Dental care is one of the main pillars of a puppy’s health. When you brush your puppy’s teeth daily, you ensure that they’ll have a good set of pearly whites to eat, play with, and do other activities.
Getting started with a tooth brushing routine is where many puppy parents get stuck—and we completely understand why! Brushing your puppy’s teeth is different than how humans usually brush their own. And most puppies aren’t thrilled to have their mouths poked and touched.
So how do you brush your puppy’s teeth?
Even if your furry friend is the most fidgety puppy in the world, keeping a consistent dental care routine is a cinch with the right environment and routine.
Read to learn more about your puppy’s dental care needs and the steps you need to follow to brush their chompers.
Should I brush my puppy’s teeth?
In short, yes. In the same way, you would never skip brushing your own teeth, you should never skip brushing your puppy’s. Like human teeth, canine teeth build up debris from the food they eat, leading to dental plaque and tartar. Over time, this debris starts to break down their teeth if they aren’t properly maintained.
Many dogs suffer from dental problems throughout their adulthood due to a lack of good dental care. In fact, as many as 80% of dogs over the age of three have some form of dental disease, according to VCA Hospitals.
Untreated dental plaque and tartar cause loose teeth, tooth abscesses, tooth loss, malformation, and abnormal chewing. These dental issues are extremely painful and make it difficult for your puppy to live a happy life.
Your four-legged friend deserves to have healthy, clean teeth. The only way you can ensure your puppy’s teeth are in tip-top shape is to brush them daily.
When should I brush my puppy’s teeth?
You should start brushing your puppy’s teeth as soon as their milk teeth have erupted. All puppies have a set of 28 “baby” teeth that fall out at around 12 weeks of age. As such, many puppy parents believe that there’s no point in brushing your puppy’s teeth when they still have their milk teeth.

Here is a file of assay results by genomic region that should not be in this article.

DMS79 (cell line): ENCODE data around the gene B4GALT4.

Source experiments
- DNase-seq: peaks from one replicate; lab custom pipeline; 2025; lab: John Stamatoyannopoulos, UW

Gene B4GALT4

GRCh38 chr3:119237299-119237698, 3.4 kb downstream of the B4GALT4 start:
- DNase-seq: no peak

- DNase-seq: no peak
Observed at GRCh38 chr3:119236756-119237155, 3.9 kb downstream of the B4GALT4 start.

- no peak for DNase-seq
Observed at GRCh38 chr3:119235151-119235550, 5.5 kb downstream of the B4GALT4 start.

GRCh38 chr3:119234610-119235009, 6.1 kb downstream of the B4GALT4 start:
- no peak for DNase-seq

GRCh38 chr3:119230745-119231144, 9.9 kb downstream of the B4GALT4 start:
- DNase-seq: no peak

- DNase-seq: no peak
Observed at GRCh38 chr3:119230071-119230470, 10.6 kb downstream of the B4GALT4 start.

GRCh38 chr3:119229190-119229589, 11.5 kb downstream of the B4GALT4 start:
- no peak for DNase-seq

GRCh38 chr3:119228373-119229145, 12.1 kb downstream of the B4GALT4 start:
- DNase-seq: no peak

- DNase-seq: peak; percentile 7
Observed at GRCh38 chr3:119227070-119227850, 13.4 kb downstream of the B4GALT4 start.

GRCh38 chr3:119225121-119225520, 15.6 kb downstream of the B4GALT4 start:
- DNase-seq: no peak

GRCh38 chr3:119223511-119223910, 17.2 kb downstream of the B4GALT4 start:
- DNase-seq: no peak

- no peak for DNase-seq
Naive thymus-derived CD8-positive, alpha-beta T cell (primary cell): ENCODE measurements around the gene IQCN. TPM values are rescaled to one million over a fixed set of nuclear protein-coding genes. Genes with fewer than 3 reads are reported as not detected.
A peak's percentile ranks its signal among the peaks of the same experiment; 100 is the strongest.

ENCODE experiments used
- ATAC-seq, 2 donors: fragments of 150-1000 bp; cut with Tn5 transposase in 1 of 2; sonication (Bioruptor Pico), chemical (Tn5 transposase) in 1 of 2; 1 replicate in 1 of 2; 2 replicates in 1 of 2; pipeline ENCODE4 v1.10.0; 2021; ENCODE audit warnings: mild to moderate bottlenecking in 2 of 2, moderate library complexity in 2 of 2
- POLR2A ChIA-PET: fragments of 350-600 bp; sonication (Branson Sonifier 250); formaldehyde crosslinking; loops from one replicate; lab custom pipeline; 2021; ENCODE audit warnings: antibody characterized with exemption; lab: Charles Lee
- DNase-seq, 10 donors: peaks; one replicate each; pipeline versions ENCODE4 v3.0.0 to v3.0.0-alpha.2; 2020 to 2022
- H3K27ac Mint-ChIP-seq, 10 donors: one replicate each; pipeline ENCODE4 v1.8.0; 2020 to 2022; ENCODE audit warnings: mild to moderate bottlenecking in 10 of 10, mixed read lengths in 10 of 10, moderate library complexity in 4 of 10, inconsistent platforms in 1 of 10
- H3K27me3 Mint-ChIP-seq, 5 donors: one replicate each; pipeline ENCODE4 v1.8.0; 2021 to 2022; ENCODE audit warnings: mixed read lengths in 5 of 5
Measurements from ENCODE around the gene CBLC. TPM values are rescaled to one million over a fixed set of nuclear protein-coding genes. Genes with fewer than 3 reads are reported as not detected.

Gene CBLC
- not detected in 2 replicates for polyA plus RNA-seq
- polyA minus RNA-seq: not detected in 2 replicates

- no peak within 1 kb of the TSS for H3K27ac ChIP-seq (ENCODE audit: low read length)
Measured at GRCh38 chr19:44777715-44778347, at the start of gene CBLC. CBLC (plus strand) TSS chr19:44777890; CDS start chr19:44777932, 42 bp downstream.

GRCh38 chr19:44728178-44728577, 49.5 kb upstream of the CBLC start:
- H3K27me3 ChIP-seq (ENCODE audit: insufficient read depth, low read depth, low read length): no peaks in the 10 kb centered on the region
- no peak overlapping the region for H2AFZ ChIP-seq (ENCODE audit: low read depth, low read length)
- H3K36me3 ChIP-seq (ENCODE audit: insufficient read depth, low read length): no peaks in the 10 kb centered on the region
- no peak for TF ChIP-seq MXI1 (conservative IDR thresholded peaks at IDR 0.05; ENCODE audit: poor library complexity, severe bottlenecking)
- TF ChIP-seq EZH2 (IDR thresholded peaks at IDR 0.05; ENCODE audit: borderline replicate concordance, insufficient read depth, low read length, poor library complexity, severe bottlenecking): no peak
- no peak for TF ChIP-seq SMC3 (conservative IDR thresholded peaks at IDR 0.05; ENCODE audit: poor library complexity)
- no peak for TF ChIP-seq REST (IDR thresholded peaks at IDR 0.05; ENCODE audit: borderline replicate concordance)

By the time your puppy’s adult teeth settle in, they’ll be used to having their teeth brushed. Learn more about when to start brushing your puppy’s teeth by checking out our blog, When Should You Start Brushing Your Puppy’s Teeth?.
How often should I brush my puppy’s teeth?
You should brush your puppy’s teeth twice a day at least 3 times a week. This helps remove plaque and tartar buildup from the foods your furry friend consumes every day.
Of course, we understand that brushing your puppy’s teeth every day is a challenge when you have work and other life commitments. If you aren’t able to brush your puppy’s teeth often, you can opt for healthy alternatives like dental treats, toys, and water additives.
Just make sure you don’t make it a habit to use alternatives often. Your puppy needs its teeth brushed regularly. We also suggest taking your furry friend to the vet for an annual dental cleaning.
Your vet will discuss your puppy’s dental health and clean up leftover debris so that your little buddy always has teeth that are squeaky clean.
How do I brush puppy teeth for the first time?
Brushing your puppy’s teeth comes with its challenges. Puppies don’t like having their mouth opened or touched, especially for the first time. They may squirm when their owners grab hold of them. Some puppies even bite if their mouth is touched.